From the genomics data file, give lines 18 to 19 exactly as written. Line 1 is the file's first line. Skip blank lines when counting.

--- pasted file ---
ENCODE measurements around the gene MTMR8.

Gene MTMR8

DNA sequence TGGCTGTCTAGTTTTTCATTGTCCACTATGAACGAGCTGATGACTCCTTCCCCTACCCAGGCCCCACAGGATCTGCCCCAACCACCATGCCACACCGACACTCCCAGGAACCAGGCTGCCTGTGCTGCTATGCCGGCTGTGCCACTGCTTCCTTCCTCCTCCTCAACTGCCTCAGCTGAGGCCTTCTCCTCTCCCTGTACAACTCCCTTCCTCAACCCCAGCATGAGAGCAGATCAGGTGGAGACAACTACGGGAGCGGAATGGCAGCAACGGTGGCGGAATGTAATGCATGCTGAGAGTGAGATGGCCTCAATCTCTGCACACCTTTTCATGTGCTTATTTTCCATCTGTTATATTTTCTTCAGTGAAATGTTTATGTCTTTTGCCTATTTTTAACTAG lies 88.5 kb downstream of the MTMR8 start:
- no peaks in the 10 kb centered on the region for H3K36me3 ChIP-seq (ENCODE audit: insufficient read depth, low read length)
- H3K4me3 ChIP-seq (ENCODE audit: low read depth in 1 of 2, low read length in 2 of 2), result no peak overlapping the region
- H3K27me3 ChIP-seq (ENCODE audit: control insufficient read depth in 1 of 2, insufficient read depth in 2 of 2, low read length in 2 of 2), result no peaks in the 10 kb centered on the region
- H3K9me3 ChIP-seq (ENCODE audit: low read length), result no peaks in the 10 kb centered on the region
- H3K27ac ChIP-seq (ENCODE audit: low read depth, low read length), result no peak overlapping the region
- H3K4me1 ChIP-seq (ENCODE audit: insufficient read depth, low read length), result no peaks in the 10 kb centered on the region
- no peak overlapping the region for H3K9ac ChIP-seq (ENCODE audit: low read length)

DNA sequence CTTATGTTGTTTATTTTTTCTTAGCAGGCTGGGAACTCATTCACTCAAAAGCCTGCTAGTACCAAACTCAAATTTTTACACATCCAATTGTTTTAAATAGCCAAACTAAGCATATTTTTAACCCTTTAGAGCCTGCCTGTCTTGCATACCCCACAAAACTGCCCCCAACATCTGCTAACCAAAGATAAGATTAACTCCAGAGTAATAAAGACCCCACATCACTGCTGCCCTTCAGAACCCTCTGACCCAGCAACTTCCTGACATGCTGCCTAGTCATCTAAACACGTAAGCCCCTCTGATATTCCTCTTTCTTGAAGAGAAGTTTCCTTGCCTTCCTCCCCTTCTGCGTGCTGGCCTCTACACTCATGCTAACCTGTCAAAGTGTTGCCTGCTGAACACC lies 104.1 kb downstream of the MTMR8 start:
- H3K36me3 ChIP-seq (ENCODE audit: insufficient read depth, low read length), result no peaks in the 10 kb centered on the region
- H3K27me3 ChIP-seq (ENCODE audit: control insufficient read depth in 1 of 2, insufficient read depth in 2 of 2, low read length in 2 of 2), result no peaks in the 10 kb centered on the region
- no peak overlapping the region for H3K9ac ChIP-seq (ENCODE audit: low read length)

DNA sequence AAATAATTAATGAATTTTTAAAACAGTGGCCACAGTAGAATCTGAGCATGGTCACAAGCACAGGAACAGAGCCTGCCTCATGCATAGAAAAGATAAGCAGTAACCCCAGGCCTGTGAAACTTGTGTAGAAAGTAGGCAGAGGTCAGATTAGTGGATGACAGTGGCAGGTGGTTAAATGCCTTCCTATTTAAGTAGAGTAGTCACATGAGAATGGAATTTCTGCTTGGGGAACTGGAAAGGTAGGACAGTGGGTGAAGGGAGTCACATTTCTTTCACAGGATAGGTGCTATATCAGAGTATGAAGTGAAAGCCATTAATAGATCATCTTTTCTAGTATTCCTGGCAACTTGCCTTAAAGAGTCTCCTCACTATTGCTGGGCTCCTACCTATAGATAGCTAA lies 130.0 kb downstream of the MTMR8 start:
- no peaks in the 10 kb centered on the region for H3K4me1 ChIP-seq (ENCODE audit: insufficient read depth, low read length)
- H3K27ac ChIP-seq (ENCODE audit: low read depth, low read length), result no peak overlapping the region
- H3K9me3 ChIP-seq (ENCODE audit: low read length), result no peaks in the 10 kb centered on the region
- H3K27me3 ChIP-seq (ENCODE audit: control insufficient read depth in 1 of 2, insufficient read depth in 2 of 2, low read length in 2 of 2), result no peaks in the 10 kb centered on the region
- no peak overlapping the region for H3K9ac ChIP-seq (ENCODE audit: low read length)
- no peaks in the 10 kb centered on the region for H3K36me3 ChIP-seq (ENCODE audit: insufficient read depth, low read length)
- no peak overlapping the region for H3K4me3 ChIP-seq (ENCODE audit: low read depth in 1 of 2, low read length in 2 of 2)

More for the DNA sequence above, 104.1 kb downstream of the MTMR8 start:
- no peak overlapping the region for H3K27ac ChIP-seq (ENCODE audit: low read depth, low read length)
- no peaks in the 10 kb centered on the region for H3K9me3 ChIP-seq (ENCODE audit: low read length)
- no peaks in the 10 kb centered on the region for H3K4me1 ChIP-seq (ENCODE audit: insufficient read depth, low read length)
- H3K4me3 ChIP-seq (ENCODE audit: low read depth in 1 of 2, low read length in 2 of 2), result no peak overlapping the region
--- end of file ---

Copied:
- H3K9me3 ChIP-seq (ENCODE audit: low read length), result no peaks in the 10 kb centered on the region
- H3K27me3 ChIP-seq (ENCODE audit: control insufficient read depth in 1 of 2, insufficient read depth in 2 of 2, low read length in 2 of 2), result no peaks in the 10 kb centered on the region